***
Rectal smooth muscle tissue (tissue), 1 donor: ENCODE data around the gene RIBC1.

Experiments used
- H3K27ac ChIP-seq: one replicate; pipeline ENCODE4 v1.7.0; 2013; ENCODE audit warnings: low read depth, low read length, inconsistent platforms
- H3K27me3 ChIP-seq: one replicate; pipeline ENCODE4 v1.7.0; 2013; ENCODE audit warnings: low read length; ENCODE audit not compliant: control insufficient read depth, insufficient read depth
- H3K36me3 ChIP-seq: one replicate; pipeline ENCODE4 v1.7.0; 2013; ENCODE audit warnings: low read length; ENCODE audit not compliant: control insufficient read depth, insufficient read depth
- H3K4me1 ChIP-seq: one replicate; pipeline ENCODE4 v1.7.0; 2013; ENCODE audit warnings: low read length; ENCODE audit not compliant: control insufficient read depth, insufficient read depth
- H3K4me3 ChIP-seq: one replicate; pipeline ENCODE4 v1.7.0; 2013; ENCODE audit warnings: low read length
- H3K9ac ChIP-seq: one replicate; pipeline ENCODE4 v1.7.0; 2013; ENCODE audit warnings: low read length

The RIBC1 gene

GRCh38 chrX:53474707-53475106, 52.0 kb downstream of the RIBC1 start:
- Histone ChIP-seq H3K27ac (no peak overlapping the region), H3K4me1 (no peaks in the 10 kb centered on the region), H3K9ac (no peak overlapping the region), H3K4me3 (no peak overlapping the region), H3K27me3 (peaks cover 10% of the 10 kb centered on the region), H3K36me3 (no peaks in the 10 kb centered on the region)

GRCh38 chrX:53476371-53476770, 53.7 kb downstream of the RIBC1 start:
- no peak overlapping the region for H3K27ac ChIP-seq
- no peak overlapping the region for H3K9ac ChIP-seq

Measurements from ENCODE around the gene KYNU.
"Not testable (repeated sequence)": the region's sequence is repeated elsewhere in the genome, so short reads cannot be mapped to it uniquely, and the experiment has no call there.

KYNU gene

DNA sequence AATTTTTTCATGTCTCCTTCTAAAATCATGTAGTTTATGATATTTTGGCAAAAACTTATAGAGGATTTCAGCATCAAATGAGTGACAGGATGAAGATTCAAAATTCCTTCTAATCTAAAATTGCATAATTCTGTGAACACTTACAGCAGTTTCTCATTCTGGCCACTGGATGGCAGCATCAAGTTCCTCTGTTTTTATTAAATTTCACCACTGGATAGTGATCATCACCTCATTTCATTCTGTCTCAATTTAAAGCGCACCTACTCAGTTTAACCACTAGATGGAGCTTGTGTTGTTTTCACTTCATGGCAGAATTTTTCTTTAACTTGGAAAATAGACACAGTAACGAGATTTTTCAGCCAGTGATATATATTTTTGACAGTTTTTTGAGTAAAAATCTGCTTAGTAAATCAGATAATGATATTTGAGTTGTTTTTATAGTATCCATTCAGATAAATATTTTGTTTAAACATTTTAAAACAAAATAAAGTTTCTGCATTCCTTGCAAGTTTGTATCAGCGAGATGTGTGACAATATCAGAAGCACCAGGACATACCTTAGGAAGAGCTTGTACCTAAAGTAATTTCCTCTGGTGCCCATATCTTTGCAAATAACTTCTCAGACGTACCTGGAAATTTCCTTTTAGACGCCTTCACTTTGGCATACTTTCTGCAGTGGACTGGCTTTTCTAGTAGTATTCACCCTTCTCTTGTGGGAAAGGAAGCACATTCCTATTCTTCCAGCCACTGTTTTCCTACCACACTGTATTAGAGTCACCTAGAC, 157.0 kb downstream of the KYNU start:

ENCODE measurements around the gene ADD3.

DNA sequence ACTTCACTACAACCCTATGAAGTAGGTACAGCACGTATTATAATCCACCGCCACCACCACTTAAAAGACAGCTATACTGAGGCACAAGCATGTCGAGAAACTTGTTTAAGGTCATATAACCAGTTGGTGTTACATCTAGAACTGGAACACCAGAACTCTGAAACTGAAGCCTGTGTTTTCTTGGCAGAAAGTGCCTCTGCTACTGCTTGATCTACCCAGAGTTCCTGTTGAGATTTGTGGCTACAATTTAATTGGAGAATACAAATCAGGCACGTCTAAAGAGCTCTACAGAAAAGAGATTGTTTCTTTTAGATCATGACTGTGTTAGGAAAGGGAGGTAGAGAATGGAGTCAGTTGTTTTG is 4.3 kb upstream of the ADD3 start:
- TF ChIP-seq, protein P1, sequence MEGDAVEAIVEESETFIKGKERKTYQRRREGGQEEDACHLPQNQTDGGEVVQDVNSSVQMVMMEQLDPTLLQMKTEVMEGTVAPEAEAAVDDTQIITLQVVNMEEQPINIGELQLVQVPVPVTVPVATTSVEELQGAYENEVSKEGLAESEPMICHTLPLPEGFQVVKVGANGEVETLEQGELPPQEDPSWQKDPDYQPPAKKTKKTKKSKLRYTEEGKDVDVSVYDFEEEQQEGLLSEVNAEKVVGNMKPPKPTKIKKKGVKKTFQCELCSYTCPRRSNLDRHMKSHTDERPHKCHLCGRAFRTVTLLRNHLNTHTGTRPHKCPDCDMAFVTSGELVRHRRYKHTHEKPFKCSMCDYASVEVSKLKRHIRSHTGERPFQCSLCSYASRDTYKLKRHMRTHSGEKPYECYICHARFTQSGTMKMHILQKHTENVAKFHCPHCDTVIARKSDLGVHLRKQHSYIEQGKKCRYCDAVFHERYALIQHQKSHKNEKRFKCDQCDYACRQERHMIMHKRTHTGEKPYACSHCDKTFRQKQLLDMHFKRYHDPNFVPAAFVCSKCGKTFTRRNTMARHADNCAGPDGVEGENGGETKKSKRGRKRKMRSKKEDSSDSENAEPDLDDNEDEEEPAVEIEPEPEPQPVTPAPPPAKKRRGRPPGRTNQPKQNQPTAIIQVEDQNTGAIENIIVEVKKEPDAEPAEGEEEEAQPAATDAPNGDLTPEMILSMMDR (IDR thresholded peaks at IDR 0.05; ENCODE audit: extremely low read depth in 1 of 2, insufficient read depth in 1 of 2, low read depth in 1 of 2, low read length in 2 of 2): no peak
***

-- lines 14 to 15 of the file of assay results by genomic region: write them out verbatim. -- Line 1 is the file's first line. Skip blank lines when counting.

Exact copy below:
- no peak overlapping the region for H3K9ac ChIP-seq

Measurements from ENCODE around the gene KYNU.